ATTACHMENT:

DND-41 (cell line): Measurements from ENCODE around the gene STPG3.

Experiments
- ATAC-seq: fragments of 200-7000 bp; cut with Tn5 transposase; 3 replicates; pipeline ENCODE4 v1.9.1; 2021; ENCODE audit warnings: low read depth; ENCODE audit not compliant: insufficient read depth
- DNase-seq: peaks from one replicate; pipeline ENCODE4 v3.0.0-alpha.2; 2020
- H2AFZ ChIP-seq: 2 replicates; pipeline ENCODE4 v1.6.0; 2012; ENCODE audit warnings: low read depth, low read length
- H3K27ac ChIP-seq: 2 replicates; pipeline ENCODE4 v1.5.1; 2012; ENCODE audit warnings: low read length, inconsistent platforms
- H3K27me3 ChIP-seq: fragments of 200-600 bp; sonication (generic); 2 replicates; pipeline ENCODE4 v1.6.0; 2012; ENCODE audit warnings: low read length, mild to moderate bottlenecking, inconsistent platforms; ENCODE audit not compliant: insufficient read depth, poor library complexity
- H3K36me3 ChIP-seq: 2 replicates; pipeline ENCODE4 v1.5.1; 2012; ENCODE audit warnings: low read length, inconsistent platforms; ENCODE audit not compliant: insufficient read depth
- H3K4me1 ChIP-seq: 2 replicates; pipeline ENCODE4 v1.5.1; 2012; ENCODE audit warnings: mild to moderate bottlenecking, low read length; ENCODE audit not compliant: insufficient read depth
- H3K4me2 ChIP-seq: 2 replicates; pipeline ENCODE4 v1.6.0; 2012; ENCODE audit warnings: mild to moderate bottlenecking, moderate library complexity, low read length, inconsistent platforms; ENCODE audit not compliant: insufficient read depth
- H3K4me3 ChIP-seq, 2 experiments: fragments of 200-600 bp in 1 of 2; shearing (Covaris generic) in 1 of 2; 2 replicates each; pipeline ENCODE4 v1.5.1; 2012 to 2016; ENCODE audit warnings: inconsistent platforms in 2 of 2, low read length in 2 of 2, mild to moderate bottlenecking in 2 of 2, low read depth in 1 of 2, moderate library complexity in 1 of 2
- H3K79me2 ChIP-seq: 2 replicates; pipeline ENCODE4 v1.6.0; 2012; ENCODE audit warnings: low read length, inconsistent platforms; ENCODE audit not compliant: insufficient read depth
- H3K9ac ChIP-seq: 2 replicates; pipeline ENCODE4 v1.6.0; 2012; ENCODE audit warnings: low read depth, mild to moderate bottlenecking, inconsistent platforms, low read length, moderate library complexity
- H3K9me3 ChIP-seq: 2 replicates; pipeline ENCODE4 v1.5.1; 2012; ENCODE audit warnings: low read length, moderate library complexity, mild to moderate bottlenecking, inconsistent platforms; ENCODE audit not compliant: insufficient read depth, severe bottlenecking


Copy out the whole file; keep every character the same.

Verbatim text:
DND-41 (cell line): Measurements from ENCODE around the gene STPG3.

Experiments
- ATAC-seq: fragments of 200-7000 bp; cut with Tn5 transposase; 3 replicates; pipeline ENCODE4 v1.9.1; 2021; ENCODE audit warnings: low read depth; ENCODE audit not compliant: insufficient read depth
- DNase-seq: peaks from one replicate; pipeline ENCODE4 v3.0.0-alpha.2; 2020
- H2AFZ ChIP-seq: 2 replicates; pipeline ENCODE4 v1.6.0; 2012; ENCODE audit warnings: low read depth, low read length
- H3K27ac ChIP-seq: 2 replicates; pipeline ENCODE4 v1.5.1; 2012; ENCODE audit warnings: low read length, inconsistent platforms
- H3K27me3 ChIP-seq: fragments of 200-600 bp; sonication (generic); 2 replicates; pipeline ENCODE4 v1.6.0; 2012; ENCODE audit warnings: low read length, mild to moderate bottlenecking, inconsistent platforms; ENCODE audit not compliant: insufficient read depth, poor library complexity
- H3K36me3 ChIP-seq: 2 replicates; pipeline ENCODE4 v1.5.1; 2012; ENCODE audit warnings: low read length, inconsistent platforms; ENCODE audit not compliant: insufficient read depth
- H3K4me1 ChIP-seq: 2 replicates; pipeline ENCODE4 v1.5.1; 2012; ENCODE audit warnings: mild to moderate bottlenecking, low read length; ENCODE audit not compliant: insufficient read depth
- H3K4me2 ChIP-seq: 2 replicates; pipeline ENCODE4 v1.6.0; 2012; ENCODE audit warnings: mild to moderate bottlenecking, moderate library complexity, low read length, inconsistent platforms; ENCODE audit not compliant: insufficient read depth
- H3K4me3 ChIP-seq, 2 experiments: fragments of 200-600 bp in 1 of 2; shearing (Covaris generic) in 1 of 2; 2 replicates each; pipeline ENCODE4 v1.5.1; 2012 to 2016; ENCODE audit warnings: inconsistent platforms in 2 of 2, low read length in 2 of 2, mild to moderate bottlenecking in 2 of 2, low read depth in 1 of 2, moderate library complexity in 1 of 2
- H3K79me2 ChIP-seq: 2 replicates; pipeline ENCODE4 v1.6.0; 2012; ENCODE audit warnings: low read length, inconsistent platforms; ENCODE audit not compliant: insufficient read depth
- H3K9ac ChIP-seq: 2 replicates; pipeline ENCODE4 v1.6.0; 2012; ENCODE audit warnings: low read depth, mild to moderate bottlenecking, inconsistent platforms, low read length, moderate library complexity
- H3K9me3 ChIP-seq: 2 replicates; pipeline ENCODE4 v1.5.1; 2012; ENCODE audit warnings: low read length, moderate library complexity, mild to moderate bottlenecking, inconsistent platforms; ENCODE audit not compliant: insufficient read depth, severe bottlenecking